(Originally published 18 May 2014. Kind thanks to Catcher in the Reel for permission to repost.)
By Aaron Hunter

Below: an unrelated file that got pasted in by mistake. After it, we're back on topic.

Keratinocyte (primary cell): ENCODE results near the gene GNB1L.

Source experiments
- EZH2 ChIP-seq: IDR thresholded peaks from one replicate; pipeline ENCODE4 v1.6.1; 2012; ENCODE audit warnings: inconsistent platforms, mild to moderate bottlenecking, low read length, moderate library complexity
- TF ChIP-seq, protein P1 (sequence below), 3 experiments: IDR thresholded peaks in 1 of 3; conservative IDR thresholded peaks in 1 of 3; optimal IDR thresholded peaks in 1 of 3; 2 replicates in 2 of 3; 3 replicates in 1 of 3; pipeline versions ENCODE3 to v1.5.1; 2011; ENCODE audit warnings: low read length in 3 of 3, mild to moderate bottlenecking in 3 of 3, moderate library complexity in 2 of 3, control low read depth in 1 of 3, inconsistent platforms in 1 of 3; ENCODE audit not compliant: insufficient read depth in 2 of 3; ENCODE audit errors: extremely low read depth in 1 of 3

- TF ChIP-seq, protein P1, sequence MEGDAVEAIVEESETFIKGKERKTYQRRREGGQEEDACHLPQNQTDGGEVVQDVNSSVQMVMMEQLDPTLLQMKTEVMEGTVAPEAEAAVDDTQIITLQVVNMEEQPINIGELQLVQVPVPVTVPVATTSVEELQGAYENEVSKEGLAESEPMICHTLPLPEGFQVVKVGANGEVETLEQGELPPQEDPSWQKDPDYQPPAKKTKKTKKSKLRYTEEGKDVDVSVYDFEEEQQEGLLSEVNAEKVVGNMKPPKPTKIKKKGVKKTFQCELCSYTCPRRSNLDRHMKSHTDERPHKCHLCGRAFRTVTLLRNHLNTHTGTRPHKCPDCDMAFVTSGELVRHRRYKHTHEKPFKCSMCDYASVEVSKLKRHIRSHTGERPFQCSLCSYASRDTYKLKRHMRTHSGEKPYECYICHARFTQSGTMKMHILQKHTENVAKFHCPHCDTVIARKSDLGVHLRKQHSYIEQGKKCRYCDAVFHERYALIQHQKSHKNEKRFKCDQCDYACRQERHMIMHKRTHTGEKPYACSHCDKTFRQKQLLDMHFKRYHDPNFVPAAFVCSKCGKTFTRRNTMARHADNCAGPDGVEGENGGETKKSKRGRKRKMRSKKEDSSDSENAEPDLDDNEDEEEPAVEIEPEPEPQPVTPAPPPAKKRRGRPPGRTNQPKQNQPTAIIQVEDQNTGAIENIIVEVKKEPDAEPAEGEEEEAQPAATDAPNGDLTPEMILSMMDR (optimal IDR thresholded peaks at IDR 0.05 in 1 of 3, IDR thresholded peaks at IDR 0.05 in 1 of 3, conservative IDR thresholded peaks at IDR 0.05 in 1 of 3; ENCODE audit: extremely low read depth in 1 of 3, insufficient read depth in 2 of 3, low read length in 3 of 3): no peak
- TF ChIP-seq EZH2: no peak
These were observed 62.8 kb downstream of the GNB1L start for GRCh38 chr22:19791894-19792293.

In the summer of 2013, Kevin Spacey gave a speech in Edinburgh in which he discussed the changing nature of visual media in relation to distribution and exhibition. Spacey used the opportunity to promote his show House of Cards and the all-at-once model of online distribution that Netflix, the show’s producer, has developed to deliver the show to viewers. However, in discussing the breakdown of the borders between “film” and “TV” and the ways in which people watch these days, he raised some pertinent questions. If most people watch films at home now – on a TV or some type of computer – what makes them films? If shows like House of Cards and Orange is the New Black are produced as one, 13-hour story arc and are delivered all at once, what, aside from length, makes them different from film? Who decides what a “film” is or what a “TV show” is? Is it the intention behind the production (“we’re making a movie, so it’s a movie”) or is the platform via which viewers watch? Making a fairly conservative but no less insightful prediction, Spacey argued, “any differentiation between platforms will fall away” in a few years, that “the device is irrelevant . . . the labels are useless.”